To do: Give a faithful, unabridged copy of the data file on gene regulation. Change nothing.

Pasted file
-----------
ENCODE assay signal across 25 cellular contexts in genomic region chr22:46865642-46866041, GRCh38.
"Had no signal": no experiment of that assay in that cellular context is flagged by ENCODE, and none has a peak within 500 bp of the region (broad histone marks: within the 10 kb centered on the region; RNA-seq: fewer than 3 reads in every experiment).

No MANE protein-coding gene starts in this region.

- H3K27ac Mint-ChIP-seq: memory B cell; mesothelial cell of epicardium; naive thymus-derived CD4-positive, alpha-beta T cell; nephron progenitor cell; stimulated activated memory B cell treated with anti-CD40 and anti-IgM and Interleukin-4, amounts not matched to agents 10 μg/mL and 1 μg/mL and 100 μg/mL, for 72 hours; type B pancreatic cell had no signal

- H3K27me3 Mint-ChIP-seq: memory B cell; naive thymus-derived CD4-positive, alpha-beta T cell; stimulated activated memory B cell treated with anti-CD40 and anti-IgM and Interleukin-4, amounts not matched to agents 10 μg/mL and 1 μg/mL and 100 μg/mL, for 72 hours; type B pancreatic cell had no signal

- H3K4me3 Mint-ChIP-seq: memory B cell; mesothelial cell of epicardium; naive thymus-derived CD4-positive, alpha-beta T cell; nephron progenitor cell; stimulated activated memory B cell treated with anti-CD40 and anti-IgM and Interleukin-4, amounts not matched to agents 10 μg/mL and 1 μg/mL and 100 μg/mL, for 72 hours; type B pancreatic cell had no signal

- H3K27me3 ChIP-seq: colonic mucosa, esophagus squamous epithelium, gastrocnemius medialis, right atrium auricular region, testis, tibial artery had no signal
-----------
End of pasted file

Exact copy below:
ENCODE assay signal across 25 cellular contexts in genomic region chr22:46865642-46866041, GRCh38.
"Had no signal": no experiment of that assay in that cellular context is flagged by ENCODE, and none has a peak within 500 bp of the region (broad histone marks: within the 10 kb centered on the region; RNA-seq: fewer than 3 reads in every experiment).

No MANE protein-coding gene starts in this region.

- H3K27ac Mint-ChIP-seq: memory B cell; mesothelial cell of epicardium; naive thymus-derived CD4-positive, alpha-beta T cell; nephron progenitor cell; stimulated activated memory B cell treated with anti-CD40 and anti-IgM and Interleukin-4, amounts not matched to agents 10 μg/mL and 1 μg/mL and 100 μg/mL, for 72 hours; type B pancreatic cell had no signal

- H3K27me3 Mint-ChIP-seq: memory B cell; naive thymus-derived CD4-positive, alpha-beta T cell; stimulated activated memory B cell treated with anti-CD40 and anti-IgM and Interleukin-4, amounts not matched to agents 10 μg/mL and 1 μg/mL and 100 μg/mL, for 72 hours; type B pancreatic cell had no signal

- H3K4me3 Mint-ChIP-seq: memory B cell; mesothelial cell of epicardium; naive thymus-derived CD4-positive, alpha-beta T cell; nephron progenitor cell; stimulated activated memory B cell treated with anti-CD40 and anti-IgM and Interleukin-4, amounts not matched to agents 10 μg/mL and 1 μg/mL and 100 μg/mL, for 72 hours; type B pancreatic cell had no signal

- H3K27me3 ChIP-seq: colonic mucosa, esophagus squamous epithelium, gastrocnemius medialis, right atrium auricular region, testis, tibial artery had no signal